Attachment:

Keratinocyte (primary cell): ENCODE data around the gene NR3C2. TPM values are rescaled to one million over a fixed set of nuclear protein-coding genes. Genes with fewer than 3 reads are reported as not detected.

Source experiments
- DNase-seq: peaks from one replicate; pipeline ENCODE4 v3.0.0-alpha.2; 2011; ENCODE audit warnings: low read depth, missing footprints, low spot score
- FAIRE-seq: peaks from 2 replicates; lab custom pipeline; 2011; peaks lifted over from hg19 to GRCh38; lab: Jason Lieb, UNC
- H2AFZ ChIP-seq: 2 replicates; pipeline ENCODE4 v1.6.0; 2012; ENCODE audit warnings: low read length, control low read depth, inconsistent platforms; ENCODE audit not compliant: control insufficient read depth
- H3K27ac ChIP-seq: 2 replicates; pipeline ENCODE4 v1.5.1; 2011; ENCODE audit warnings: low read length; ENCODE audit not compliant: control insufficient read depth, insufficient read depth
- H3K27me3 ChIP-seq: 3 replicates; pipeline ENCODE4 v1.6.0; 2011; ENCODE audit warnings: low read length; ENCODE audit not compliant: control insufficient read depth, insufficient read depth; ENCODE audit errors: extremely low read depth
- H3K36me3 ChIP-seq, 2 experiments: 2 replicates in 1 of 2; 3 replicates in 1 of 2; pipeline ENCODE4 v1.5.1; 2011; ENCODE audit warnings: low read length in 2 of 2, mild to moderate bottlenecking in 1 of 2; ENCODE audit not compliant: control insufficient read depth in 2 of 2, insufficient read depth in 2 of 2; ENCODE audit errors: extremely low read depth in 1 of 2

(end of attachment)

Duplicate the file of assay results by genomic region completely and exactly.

Keratinocyte (primary cell): ENCODE data around the gene NR3C2. TPM values are rescaled to one million over a fixed set of nuclear protein-coding genes. Genes with fewer than 3 reads are reported as not detected.

Source experiments
- DNase-seq: peaks from one replicate; pipeline ENCODE4 v3.0.0-alpha.2; 2011; ENCODE audit warnings: low read depth, missing footprints, low spot score
- FAIRE-seq: peaks from 2 replicates; lab custom pipeline; 2011; peaks lifted over from hg19 to GRCh38; lab: Jason Lieb, UNC
- H2AFZ ChIP-seq: 2 replicates; pipeline ENCODE4 v1.6.0; 2012; ENCODE audit warnings: low read length, control low read depth, inconsistent platforms; ENCODE audit not compliant: control insufficient read depth
- H3K27ac ChIP-seq: 2 replicates; pipeline ENCODE4 v1.5.1; 2011; ENCODE audit warnings: low read length; ENCODE audit not compliant: control insufficient read depth, insufficient read depth
- H3K27me3 ChIP-seq: 3 replicates; pipeline ENCODE4 v1.6.0; 2011; ENCODE audit warnings: low read length; ENCODE audit not compliant: control insufficient read depth, insufficient read depth; ENCODE audit errors: extremely low read depth
- H3K36me3 ChIP-seq, 2 experiments: 2 replicates in 1 of 2; 3 replicates in 1 of 2; pipeline ENCODE4 v1.5.1; 2011; ENCODE audit warnings: low read length in 2 of 2, mild to moderate bottlenecking in 1 of 2; ENCODE audit not compliant: control insufficient read depth in 2 of 2, insufficient read depth in 2 of 2; ENCODE audit errors: extremely low read depth in 1 of 2